If one was to ask some of the most successful self-publishing authors what it takes to become an effective marketer, a good number would say they learned from on-the-job training. The creativity that transformed their labor of love from pen to paper is a valuable resource many found could easily be repurposed - to market their voice to a targeted audience. As a result, the happy accident that often occurs allows those that are green, greener pastures.
Market as far as your imagination takes you...
It's often a self-published writer's passion that becomes the driver, fueled by their creative juices. What traditional publisher's marketing tactics could possibly match the imagination displayed by one self-publishing author who hosted an "Ask Me Anything" session on the popular social news website Reddit -- for 12 hours straight. Yet such was the case for Hugh Howey and his post-apocalyptic best-selling thriller series Wool. He not only sold the film rights to "Alien" film producer Ridley Scott [with the early hype comparing it to the Hunger-Games-on-steroids], but also kept his e-book rights when he negotiated with Simon and Schuster.
It's all in the brand...
Branding is something indy authors have embraced and made their own. Mulling over a crime-thriller book for almost a decade transitioned mild-manner magazine editor Robert Bidinotto at the ripe young age of 60 into a "Vigilante Author." Creator of HUNTER, A Thriller, he made the "Top 25 on the Kindle Bestseller" list shortly after it was released in 2010. "Since my novel is about a mysterious vigilante hero, I decided that my brand would be 'The Vigilante Author,' said Bidinotto, and then used that positioning to distinguish himself and his book from others in his genre. His 21st Century 'noir' hero is also self-reflective and philosophical - two additional traits that set the author and lead character apart from the pack.
Travel the Yellow Brick Road less traveled. . .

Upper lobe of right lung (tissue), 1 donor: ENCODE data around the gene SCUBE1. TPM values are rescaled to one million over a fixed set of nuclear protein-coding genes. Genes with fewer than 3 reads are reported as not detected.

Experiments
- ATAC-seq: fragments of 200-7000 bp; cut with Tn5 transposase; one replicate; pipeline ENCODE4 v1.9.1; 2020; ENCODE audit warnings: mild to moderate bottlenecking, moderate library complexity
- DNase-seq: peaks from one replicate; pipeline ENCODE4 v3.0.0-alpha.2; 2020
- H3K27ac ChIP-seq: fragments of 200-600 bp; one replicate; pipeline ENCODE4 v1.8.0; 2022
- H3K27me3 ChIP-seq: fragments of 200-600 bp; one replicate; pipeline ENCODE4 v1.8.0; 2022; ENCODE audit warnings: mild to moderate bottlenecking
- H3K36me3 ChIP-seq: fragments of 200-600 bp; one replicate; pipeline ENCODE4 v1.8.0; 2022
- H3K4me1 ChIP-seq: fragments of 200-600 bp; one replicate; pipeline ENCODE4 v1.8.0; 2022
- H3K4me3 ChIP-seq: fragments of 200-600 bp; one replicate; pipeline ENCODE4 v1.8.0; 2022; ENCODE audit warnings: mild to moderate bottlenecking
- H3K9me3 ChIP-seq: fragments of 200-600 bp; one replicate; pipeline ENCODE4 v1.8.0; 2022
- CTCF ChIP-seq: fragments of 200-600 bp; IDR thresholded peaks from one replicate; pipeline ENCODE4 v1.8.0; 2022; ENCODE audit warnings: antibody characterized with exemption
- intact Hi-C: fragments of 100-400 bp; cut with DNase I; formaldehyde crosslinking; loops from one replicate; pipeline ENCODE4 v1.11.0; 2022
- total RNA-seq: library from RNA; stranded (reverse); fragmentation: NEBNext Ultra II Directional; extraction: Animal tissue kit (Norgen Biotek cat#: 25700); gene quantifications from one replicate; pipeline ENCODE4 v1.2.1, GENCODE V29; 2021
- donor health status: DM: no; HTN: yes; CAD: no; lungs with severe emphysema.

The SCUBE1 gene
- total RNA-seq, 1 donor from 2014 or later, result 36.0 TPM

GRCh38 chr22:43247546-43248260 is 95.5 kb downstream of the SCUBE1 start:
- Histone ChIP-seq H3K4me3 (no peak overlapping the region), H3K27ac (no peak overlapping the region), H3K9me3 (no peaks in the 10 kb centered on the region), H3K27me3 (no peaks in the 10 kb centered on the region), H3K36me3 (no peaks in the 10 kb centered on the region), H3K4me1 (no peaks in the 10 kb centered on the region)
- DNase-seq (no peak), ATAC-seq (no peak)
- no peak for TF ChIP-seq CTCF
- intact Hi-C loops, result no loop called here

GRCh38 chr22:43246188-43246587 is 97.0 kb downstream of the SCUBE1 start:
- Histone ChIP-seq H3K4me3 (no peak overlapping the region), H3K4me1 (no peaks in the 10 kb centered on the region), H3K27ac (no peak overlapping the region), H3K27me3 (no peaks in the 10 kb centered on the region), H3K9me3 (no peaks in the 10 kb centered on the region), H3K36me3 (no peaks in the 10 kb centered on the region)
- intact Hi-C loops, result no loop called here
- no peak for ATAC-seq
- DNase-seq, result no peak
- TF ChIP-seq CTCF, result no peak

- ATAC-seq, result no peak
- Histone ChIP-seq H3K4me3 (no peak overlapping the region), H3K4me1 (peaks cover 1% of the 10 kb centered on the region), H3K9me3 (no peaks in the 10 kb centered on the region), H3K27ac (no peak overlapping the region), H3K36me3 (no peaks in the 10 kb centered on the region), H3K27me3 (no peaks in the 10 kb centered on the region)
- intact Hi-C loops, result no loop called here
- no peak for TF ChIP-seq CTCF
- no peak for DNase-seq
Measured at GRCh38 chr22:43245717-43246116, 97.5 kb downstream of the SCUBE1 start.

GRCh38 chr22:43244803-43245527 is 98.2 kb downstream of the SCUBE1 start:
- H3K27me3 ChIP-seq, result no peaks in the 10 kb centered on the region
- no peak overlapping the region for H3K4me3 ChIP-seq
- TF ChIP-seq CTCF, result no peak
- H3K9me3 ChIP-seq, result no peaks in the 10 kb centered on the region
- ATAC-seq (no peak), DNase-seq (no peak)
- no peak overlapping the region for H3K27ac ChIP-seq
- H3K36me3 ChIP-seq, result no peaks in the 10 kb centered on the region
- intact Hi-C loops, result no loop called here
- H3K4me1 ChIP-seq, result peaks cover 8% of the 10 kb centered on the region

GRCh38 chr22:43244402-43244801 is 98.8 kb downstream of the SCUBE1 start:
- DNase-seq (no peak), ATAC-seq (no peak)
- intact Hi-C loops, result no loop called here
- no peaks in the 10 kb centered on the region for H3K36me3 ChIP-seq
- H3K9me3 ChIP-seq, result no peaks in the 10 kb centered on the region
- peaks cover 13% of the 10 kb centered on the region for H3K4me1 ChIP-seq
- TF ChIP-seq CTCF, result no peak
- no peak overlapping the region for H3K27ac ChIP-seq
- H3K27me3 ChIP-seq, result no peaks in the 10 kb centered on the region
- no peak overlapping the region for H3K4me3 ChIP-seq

Author, Actor Felicia Ricci took inexperience to another level, as she not only penned an intensely personal memoir, titled, Unnaturally Green, but also chose wisely to use the concept of "greenness" as a branding iron to impress her audience. From peddling software in NYC to understudying for the lead role of Elphaba, in Wicked, the musical, "I explored the idea of 'greenness' - of being unseasoned (on the stage) and with my inaugural self-publishing experience," notes Ricci. "To me, Unnaturally Green needed to seem of the same world — not endorsed by Wicked, but just as worthy of attention." So, despite her budget ($0) and lack of a publishing house's marketing manpower, this savvy marketer generated buzz via mailing lists, blogs, social networking, book trailers, polls and YouTube videos, including singing tips on how to belt "Wicked" songs. http://www.youtube.com/watch?v=z7vWs8nrg0s
Passing the torch. . .
Another one of Ricci's marketing initiatives included a writing contest for her fans to send their stories about the introspective moments in their lives when they also felt "green" - again, an opportunity for the author to reinforce her "greeness" brand. The Grand Prize winner received a signed, personalized copy of Ricci's book, a $25 Amazon gift certificate and an acknowledgement on the her blog. "The winner was a spitfire of a woman named Bettie Lavin who wrote about her first time parachuting, many decades into her life (she didn't divulge her actual age, but she did self-describe herself as being "older than dirt")," stated Ricci. "As for her writing: I felt her entry had just the right blend of levity, suspense and self-awareness. It was thrilling to see the concept of green-ness expressed in a narrative so different from my own. In this way, the contest served not only to involve readers and foster interesting storytelling, but to show that the core theme of Unnaturally Green wasn't just theater-specific, but was universal," added Ricci.
More to come. . .
This is the first part of a two-part series that highlights real-life experiences of budding self-publishing authors and their first attempt at marketing their work. The novice who works outside of the legacy boundaries of traditional publishing is learning as he or she goes. And in so doing, these authors are gaining control over all aspects of their work. One's creativity gene is being used to not only produce the best book an author can offer up, but it's also a catalyst for their greenness to blossom into something their targeted audiences are eager to see more of. "It's getting easier being green," no matter what that little green frog has been trying to sell us all these years!